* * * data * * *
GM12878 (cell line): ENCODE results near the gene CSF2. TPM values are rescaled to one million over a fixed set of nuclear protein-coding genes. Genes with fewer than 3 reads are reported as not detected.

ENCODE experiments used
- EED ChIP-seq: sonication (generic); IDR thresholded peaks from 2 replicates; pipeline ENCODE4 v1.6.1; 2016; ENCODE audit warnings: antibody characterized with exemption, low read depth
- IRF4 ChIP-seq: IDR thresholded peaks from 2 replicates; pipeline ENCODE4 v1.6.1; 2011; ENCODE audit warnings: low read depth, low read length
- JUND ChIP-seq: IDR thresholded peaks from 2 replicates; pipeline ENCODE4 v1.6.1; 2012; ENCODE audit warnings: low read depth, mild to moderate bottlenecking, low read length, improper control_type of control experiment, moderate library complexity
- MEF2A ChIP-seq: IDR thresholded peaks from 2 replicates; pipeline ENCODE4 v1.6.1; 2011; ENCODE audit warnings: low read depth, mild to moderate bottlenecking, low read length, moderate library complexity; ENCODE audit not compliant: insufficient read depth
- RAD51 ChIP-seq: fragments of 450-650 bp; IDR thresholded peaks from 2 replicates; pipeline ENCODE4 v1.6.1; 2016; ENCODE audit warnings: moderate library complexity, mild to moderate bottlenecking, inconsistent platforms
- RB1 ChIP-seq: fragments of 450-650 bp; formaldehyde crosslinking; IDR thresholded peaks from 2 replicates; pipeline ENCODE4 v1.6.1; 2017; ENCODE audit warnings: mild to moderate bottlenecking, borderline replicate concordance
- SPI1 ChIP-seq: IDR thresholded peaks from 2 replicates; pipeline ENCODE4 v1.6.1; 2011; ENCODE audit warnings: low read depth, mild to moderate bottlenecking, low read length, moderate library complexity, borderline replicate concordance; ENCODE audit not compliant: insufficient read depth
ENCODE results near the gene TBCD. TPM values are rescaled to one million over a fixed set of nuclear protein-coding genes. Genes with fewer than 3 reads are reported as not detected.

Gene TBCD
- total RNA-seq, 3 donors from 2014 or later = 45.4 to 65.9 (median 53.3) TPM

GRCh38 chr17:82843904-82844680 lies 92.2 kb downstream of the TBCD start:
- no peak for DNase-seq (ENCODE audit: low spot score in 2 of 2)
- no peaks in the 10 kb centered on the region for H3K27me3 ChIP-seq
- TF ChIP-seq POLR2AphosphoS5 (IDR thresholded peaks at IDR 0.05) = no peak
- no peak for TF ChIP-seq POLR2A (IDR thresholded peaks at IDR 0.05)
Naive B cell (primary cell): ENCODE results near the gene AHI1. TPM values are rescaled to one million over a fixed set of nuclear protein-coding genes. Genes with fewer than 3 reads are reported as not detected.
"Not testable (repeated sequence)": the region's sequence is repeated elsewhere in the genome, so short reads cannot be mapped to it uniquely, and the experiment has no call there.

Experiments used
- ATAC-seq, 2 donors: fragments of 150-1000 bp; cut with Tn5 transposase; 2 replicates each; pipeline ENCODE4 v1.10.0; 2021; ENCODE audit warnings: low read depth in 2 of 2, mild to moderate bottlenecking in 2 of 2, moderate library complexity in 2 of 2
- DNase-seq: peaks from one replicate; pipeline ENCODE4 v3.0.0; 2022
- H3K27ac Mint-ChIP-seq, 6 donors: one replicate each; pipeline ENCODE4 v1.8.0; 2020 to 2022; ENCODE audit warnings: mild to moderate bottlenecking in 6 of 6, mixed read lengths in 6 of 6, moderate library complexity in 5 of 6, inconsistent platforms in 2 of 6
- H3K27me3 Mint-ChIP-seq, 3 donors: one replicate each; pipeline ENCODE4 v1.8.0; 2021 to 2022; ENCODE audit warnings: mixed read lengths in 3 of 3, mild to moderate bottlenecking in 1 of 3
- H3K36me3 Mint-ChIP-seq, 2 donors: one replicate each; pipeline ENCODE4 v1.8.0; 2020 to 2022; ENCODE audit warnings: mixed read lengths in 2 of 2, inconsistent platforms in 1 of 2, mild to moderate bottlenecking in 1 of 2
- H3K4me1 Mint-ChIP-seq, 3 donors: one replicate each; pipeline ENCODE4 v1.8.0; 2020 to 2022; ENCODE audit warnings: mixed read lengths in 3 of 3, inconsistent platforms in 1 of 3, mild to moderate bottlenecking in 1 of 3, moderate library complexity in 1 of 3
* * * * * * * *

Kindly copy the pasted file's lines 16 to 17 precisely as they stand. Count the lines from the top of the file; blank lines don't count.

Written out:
- TF ChIP-seq POLR2AphosphoS5 (IDR thresholded peaks at IDR 0.05) = no peak
- no peak for TF ChIP-seq POLR2A (IDR thresholded peaks at IDR 0.05)